The bullish percent index shows the percentage of stocks in the GDM (a broad gold mining index) which are on a point & figure buy signal. It is far from overbought (in bull market periods, it often gets up to values between 80 and 90), but it has refused to mirror the decline in the index, which means a number of stocks are actually outperforming – click to enlarge.
Positioning and Sentiment Questions
As Jason Goepfert notes above, as of last Tuesday (the cut-off day for the weekly CoT report), money managers still held a fairly large net long position, or rather, their net position had not returned to the configuration seen near previous lows in the past few years.
However, it is a good bet that a major additional shift in positioning occurred on Friday. Below is a 30 minute chart of the active December gold contract, showing the action over the past week. On Friday, trading volume exploded. It seems that a great many stops were hit on that day. So the positioning data have almost certainly improved considerably further. There is some additional evidence for this, which we show further below. As an aside, CEF’s discount to NAV is closing in on 11% (CEF is a closed-end bullion fund holding physical gold and silver) – not far from the 12% discount seen at the most extreme point so far this year (which in turn represented a long term extreme).
There could of course be more room for selling of gold futures from money managers, but there is some additional evidence that indicates it should remain fairly limited. In its November issue, the EWI Financial Forecast shows a chart of the 3-day average of the Daily Sentiment Index (DSI) of futures traders (data compiled by trade-futures.com). At a mere 7.3% bulls it is among the lowest readings recorded in recent years, and essentially at the opposite end of the 90% bulls reading at the 2011 peak.
Love and hate in the gold futures market, via Elliott Wave International (see links on the right hand side). The current level does not rule out additional declines, but since mid 2013, similar readings have quite often occured close to short term turning points – click to enlarge.
Almost needless to say, this is also mirrored in terms of anecdotal evidence – it is once again very difficult to find articles in the financial press that are not darkly bearish on gold. Ironically, a handful of bullish/hopeful sounding articles appeared right at the recent peak.
Fundamentals and a Possible Pattern
Finally, we want to briefly comment on the fundamental backdrop and a pattern that could possibly develop from here on out. Obviously, the threat of a rate hike by the Fed once again hangs over the gold market. This threat (they have been talking on and off about finally hiking rates for almost two years) has been a major obstacle to all gold rallies that have developed since the end of QE3.
Previously, the threat of the end of QE3 weighed on the gold market – when it finally happened, a quite sizable rally ensued. It is easily possible that a rate hike will have a similar “sell the rumor, buy the news” effect – in fact, we believe this is quite likely. As Bill Fleckenstein recently remarked, it is quite astonishing that a rate hike is considered bad for gold, but irrelevant for stocks. We believe it could well turn out to be the other way around – even though it should be inconsequential in practice whether the Federal Funds rate is at nothing or at almost nothing, especially as the Fed definitely won’t actively shrink the money supply.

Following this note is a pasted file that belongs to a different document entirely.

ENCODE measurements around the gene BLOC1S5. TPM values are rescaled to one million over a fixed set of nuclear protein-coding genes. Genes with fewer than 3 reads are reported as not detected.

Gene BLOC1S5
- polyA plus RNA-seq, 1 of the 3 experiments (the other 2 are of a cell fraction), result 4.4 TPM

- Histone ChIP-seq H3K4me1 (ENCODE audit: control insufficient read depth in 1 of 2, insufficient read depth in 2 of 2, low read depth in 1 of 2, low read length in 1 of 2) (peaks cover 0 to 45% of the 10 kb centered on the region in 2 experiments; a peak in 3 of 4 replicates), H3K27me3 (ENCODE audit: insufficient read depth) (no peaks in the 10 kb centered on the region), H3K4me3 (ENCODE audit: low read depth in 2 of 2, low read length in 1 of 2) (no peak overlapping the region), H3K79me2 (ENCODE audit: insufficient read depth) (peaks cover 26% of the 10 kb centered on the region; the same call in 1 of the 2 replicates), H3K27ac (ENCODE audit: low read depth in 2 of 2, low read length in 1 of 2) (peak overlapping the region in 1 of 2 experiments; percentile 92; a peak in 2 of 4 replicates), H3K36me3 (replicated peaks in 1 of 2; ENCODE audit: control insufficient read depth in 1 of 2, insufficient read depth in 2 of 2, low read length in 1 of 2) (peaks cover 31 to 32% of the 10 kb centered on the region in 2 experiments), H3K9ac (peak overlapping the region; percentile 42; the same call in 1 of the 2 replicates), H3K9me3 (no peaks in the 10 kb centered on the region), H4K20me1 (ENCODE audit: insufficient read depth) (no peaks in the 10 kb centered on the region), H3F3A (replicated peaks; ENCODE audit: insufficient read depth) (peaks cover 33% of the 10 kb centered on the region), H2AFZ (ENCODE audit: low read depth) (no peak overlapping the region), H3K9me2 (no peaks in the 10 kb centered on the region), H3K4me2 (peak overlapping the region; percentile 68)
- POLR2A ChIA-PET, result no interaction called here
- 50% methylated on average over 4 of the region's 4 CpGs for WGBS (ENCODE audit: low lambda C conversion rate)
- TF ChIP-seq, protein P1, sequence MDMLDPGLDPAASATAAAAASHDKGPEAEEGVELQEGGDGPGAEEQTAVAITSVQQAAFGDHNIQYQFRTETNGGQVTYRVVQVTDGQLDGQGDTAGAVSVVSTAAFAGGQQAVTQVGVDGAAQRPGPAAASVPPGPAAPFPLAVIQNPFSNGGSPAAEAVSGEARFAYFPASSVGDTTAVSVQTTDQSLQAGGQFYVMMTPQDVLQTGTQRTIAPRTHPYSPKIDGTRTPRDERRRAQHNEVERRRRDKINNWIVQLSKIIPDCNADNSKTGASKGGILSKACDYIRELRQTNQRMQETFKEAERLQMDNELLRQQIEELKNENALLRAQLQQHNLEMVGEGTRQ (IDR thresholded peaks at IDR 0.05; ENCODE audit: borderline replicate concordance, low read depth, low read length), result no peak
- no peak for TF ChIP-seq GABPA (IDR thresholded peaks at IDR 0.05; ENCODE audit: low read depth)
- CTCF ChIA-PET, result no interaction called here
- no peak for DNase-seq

The reason why it might matter after all is however that the economy appears currently weaker than at any time in the past two or three years (lagging indicators like unemployment tell us nothing about future economic trends, and there are moreover good reasons to cast aspersions on Friday’s superficially strong payrolls report). So the Fed is starting a rate hike campaign that seems destined to fizzle out very quickly again – in fact, well before it attains the status of a “campaign”.
Apart from this, the fundamental drivers of the gold price are partly bearish and partly bullish, remaining near neutral overall (this has been the case for quite some time). However, as Keith Weiner points out in today’s update on supply-demand fundamentals, by his methodology gold continues to trade well below its fundamental price as a result of speculative activity in the futures markets. In the past, this has as a rule limited the extent of the remaining short term downside.
We are resetting our “trend change watch” clock, but there are once again a few encouraging signs as the previous lows are approached. There may be more short term downside left (short term momentum is strong after all), and perhaps the previous lows will be undercut, but probably not by much. We think it is very likely that some sort of up-down pattern will be put in prior to the December FOMC meeting. Incidentally, there have been December lows over the past two years as well.
At least three of the recently observable potentially positive signals are new: the persistance of the downdraft and the large number of HUI-gold divergences observed by Jason Goepfert, and the evolving “double divergence” between the metal and the stocks. It is worth noting that such streaks have previously only occurred near pretty significant lows, so this certainly bears watching.